Bye's bill would require driver re-education, plus other penalties that could include community service and fines of up to $5,000 for drivers who maim or kill a pedestrian or a bicyclist.
The legislation's critics warned that the bill could end up penalizing motorists in accidents where the pedestrian or cyclist was at fault.
Yaindl says there's often “a presumption of guilt that attaches to a pedestrian or cyclist” who gets hit by a car or truck. “Law enforcement presumes the pedestrian or cyclist is at fault.”
She says a check of some recent Connecticut accident statistics showed that 44 percent of all collisions involving motor vehicles and pedestrians were listed by police as being the fault of the pedestrians. Yaindl points out that this state already has a law on the books that allows cops to charge pedestrians who cause accidents with negligence.
Bye and Yaindl agree that Connecticut needs to do far more to make its roads safe for everyone — not just motorists. The Dangerous By Design study found that 67 percent of all Connecticut pedestrian deaths during that nine-year span happened on roads that are eligible for federal funding, money that can be used for improvements to help make the roads safer.
“Car drivers just think the roads are only for them,” says Bye, who bicycles into the state capital from her West Hartford home. “They behave that way and it makes the roads unsafe.”
Connecticut's record of 373 pedestrian deaths on the roads over nine years is ugly, but it's nothing compared to the car-pedestrian carnage that goes on in Florida.
Of the top 10 most dangerous metropolitan areas for pedestrians in the U.S., the top four are in Florida.
Orlando-Kissimmee has the highest pedestrian kill ratio of any place in the country, racking up 557 deaths from 2000-2009, and a Pedestrian Danger Index of 255.4. Just below it is Tampa-St. Petersburg-Clearwater, with Jacksonville in third and Miami-Fort Lauderdale-Pompano Beach rounding out the top four.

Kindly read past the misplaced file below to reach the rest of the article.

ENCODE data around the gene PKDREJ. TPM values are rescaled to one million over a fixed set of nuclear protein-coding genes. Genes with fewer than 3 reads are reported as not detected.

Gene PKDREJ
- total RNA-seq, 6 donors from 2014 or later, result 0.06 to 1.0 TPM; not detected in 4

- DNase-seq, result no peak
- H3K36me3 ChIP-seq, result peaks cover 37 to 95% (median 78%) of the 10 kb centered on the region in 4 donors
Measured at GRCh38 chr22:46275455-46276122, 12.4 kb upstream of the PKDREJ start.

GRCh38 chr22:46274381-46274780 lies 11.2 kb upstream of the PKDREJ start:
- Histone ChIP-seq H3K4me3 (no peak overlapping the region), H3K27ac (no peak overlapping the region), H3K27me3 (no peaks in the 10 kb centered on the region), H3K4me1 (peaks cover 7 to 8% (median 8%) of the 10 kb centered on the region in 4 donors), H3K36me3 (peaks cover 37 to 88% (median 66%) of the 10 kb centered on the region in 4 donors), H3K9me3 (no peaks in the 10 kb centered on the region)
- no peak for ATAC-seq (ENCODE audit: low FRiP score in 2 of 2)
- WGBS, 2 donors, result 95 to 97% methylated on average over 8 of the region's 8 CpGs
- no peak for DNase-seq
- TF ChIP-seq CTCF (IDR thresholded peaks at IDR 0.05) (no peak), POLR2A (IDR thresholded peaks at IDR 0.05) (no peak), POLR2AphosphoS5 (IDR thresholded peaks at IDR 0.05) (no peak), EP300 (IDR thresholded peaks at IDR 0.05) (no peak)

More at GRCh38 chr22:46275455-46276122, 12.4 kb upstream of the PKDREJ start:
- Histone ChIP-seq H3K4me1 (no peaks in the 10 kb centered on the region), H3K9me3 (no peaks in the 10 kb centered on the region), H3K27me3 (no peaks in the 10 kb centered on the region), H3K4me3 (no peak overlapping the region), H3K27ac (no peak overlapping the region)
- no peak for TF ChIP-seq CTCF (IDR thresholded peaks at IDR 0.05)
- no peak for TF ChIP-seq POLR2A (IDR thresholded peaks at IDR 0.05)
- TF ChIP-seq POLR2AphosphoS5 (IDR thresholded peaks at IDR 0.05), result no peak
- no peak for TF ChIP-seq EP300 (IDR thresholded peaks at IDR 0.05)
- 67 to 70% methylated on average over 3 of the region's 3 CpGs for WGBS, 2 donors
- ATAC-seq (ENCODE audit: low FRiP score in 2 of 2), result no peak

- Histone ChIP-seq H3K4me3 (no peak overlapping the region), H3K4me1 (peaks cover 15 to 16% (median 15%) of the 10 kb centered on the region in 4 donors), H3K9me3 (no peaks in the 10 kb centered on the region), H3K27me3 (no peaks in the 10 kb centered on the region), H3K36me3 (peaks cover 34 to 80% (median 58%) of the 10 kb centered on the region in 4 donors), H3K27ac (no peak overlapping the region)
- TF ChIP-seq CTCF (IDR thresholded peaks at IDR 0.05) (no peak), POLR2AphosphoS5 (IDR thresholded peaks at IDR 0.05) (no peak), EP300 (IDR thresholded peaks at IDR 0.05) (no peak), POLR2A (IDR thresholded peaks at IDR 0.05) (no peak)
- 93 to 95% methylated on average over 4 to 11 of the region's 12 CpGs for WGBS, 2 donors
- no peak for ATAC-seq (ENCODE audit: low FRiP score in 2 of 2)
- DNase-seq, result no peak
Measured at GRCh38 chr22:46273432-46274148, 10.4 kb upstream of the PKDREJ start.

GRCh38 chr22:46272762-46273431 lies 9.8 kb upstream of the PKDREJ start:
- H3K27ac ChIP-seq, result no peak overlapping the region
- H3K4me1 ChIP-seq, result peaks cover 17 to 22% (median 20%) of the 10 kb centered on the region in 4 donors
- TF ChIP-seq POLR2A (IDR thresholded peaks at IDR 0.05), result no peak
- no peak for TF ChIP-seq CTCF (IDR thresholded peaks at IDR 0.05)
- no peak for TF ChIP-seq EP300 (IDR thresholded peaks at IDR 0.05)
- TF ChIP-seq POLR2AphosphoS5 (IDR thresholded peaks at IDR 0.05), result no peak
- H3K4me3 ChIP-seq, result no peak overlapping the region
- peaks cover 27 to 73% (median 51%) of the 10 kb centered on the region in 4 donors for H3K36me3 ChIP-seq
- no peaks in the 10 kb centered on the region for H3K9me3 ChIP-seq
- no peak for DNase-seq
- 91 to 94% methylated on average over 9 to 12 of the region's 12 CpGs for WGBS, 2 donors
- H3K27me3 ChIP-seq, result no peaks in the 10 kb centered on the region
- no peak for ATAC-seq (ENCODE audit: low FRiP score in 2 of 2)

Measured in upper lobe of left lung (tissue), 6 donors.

The Pedestrian Danger Index was created in the 1990s by a transportation think tank trying to establish an apples-to-apples system for looking at different types of urban areas, some of which have lots more people walking than others. The PDI is computed by figuring in the number of pedestrian deaths with the amount of walking people do in that metropolitan area.
Ya-Ting Liu, the federal advocate for the New York-based Tri-State Transportation Campaign, says Florida's appalling pedestrian death rates are the result of decades of “transportation planning that failed to consider people on foot, on bicycles or in wheelchairs” when designing roadways.
The New York City area had the highest number of pedestrian fatalities for the period studied, with 3,485, but its PDI was only 30.4 because so many people in the region walk on the roads so often.
Connecticut pedestrian and bicycling advocates say this state's DOT has been doing somewhat better in recent years in trying to improve road safety for non-motorized users.
“There's been some improvement at DOT,” says Bye. “A little, but not a lot. We're still so road-centric.”
Why Do The Designs Of Our Roads Consistently Ignore The Safety Needs Of Pedestrians?